Unlikely Suspects – Deep Outreach

Diverse Initiating Groups – The Pace of Building Trust

Pamela Boyce Simms, Convener, Mid-Atlantic Transition Hub (MATH)
Pamela Haines, Transition West Philadelphia

Trust makes Transitioning “stick.” Trust in people, trust in a nonhierarchical process, trust that we can joyously cope with uncertainty and the unknown, is the “stuff” of Transitioning to resilience. Diversity work is synonymous with embracing the unknown, affirming egalitarianism, and trusting that uncertainty doesn’t have to be frightening. Trusting at this level is a consciously acquired and cultivated skills-set.

Figuring out how to diversify the Transition movement is a litmus test that can indicate how prepared we really are to embrace a future in which the old navigation coordinates will have evaporated. The degree to which we can calm the discomfort that often grips us when among people who appear to be radically different from us, is the degree to which we can truly deepen our resilience as we wade into the unknown.

Recently, Transitioners of the Simplicity Institute ( in a critique, The Transition Movement: Questions of Diversity, Power and Affluence, asked: 1) How can Transitioners pay more attention in our work to community power dynamics conditioned by the racial, ethnic, gender, and socioeconomic stratification that shape relationships? and,  2) How can we ensure that Transition isn’t primarily a pleasurable movement for predominantly white, educated, post-materialist, middle class small community people?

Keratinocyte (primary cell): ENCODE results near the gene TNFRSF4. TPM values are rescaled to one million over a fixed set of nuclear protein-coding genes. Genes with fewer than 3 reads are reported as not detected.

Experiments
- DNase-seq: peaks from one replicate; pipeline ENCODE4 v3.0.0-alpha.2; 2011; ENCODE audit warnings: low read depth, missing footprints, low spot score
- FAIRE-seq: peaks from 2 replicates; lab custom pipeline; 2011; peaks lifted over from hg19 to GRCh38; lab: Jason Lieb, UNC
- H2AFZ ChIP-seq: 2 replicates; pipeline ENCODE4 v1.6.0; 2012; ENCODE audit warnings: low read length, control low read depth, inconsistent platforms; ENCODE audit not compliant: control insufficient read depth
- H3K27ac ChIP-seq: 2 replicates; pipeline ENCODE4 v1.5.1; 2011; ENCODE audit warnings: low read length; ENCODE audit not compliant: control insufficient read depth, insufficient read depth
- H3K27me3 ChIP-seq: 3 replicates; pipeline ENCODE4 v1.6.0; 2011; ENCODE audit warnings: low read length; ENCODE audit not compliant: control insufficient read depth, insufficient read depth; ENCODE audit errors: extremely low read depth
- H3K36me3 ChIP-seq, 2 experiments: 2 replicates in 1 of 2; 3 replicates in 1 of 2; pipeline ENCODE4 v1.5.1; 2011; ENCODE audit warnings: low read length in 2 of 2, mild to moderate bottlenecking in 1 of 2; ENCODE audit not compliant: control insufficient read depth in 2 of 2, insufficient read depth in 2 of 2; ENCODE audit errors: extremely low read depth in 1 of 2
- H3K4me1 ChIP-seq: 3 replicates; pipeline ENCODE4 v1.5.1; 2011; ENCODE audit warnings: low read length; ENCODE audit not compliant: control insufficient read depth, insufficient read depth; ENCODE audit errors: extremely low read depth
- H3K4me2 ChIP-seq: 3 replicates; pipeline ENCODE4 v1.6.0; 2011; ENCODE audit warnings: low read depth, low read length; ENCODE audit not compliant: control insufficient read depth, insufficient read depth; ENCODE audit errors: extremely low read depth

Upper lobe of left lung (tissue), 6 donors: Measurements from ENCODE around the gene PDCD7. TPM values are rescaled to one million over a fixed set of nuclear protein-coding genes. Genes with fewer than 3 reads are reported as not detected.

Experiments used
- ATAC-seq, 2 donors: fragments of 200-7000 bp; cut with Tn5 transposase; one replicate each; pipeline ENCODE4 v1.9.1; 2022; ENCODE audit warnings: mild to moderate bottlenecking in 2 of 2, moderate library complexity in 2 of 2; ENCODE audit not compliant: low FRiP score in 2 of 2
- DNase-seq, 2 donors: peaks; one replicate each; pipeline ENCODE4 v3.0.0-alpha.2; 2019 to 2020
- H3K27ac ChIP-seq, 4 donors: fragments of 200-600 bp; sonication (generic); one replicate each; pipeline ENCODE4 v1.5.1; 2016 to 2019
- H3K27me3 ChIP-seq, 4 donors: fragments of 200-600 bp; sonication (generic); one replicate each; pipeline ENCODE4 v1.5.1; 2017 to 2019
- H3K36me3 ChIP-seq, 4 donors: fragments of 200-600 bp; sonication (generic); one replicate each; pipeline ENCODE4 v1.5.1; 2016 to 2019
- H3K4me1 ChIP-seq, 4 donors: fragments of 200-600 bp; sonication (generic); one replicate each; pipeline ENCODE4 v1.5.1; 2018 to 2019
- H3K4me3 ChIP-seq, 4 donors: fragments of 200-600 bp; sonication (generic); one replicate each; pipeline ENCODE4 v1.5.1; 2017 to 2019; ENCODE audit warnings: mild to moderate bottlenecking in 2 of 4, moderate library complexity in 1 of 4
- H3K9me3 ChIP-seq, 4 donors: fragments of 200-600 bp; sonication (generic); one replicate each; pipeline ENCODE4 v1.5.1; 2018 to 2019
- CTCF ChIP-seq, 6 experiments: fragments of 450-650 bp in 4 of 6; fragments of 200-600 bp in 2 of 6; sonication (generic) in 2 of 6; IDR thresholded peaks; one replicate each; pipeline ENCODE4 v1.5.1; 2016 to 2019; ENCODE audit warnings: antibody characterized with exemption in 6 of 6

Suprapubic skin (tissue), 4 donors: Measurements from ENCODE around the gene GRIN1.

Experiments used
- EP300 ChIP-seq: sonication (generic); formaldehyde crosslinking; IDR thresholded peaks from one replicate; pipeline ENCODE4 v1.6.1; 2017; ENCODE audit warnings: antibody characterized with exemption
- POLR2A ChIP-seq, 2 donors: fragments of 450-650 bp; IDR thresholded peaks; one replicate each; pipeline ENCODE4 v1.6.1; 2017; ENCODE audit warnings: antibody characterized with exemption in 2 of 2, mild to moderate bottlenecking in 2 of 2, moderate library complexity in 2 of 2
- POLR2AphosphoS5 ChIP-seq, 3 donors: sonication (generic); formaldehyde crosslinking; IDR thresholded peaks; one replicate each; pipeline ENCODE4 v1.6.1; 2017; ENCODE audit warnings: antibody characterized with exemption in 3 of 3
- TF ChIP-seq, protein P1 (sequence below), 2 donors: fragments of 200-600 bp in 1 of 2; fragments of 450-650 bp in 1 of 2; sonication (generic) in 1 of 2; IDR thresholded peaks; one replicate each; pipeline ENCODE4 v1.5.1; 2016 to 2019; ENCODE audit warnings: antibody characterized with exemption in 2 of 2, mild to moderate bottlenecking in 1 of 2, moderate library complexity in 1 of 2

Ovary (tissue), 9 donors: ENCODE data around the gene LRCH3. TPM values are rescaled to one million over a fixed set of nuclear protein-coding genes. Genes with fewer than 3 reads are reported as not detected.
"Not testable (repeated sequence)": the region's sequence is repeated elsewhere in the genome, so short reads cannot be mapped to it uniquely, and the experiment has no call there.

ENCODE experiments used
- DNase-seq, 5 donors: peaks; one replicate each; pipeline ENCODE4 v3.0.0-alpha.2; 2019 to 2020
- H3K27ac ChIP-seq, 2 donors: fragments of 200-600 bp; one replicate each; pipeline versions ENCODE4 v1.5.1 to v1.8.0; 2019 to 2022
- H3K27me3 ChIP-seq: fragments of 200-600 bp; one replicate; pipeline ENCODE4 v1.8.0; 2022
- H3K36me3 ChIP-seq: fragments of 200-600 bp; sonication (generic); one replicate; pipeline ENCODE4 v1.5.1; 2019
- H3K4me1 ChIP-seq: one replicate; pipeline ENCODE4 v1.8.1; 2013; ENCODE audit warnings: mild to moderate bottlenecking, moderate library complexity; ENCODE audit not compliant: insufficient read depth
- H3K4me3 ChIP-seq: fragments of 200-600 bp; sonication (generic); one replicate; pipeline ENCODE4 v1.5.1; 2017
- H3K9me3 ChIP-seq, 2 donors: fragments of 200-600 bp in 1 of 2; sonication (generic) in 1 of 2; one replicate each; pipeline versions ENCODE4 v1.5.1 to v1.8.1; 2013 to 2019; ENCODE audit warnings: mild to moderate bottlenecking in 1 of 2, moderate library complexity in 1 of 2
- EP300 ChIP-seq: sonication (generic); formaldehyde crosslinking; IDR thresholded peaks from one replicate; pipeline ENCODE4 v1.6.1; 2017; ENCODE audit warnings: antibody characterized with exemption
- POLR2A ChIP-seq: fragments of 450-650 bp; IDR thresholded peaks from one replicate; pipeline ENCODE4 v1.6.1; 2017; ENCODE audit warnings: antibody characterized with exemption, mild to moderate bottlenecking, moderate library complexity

The Mid-Atlantic Transition Hub (MATH) will offer a webinar series entitled: “The Maturation of a Social Movement: A Regional Response to a Critique of the Transition Movement” on the Transition US website. The series will explore diversity in Transitioning among other issues raised in the critique. The first webinar session will be offered November 6, 2014, 2:00 PM ET.

There are Transitioners who are fired up and acting to deliberately cultivate the  trust-building skills-set that underlies the formation of a diverse Transition Initiating Group. Pamela Haines in West Philadelphia is doing just that.

True Relationship-building with Diversity in Mind Takes Time

Pamela Haines, West Philadelphia Transition (in… formation)

While at an upstate New York Transition workshop in April, we puzzled over the next steps in our big diverse city of Philadelphia. We arePYM Eco-Justice Working Group deeply committed to Transition and passionate about bridging the racial and class divide in our urban neighborhoods.  Susan lives in a majority poor and working-class African American community with a strong minority of activist white folks.  Pamela lives in neighborhood that is mixed class and race, gentrifying and university-dominated, adjacent to a solidly working class African American one.